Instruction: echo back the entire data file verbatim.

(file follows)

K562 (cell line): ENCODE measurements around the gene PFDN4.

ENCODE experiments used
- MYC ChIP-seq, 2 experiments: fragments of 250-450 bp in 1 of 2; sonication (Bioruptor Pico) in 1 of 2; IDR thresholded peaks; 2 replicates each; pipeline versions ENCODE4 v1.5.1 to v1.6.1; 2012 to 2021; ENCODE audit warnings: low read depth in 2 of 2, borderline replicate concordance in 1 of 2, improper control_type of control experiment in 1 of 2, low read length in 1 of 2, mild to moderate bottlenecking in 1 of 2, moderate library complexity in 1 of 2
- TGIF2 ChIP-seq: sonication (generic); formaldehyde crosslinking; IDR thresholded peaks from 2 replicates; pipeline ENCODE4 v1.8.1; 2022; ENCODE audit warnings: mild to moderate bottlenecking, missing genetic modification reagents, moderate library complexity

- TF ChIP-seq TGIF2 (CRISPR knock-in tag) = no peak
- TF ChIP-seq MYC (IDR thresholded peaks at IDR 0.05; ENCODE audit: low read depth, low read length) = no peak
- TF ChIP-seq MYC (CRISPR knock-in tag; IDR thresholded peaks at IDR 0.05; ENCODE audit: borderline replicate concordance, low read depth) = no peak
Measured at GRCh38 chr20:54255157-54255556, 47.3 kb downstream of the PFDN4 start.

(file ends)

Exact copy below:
K562 (cell line): ENCODE measurements around the gene PFDN4.

ENCODE experiments used
- MYC ChIP-seq, 2 experiments: fragments of 250-450 bp in 1 of 2; sonication (Bioruptor Pico) in 1 of 2; IDR thresholded peaks; 2 replicates each; pipeline versions ENCODE4 v1.5.1 to v1.6.1; 2012 to 2021; ENCODE audit warnings: low read depth in 2 of 2, borderline replicate concordance in 1 of 2, improper control_type of control experiment in 1 of 2, low read length in 1 of 2, mild to moderate bottlenecking in 1 of 2, moderate library complexity in 1 of 2
- TGIF2 ChIP-seq: sonication (generic); formaldehyde crosslinking; IDR thresholded peaks from 2 replicates; pipeline ENCODE4 v1.8.1; 2022; ENCODE audit warnings: mild to moderate bottlenecking, missing genetic modification reagents, moderate library complexity

- TF ChIP-seq TGIF2 (CRISPR knock-in tag) = no peak
- TF ChIP-seq MYC (IDR thresholded peaks at IDR 0.05; ENCODE audit: low read depth, low read length) = no peak
- TF ChIP-seq MYC (CRISPR knock-in tag; IDR thresholded peaks at IDR 0.05; ENCODE audit: borderline replicate concordance, low read depth) = no peak
Measured at GRCh38 chr20:54255157-54255556, 47.3 kb downstream of the PFDN4 start.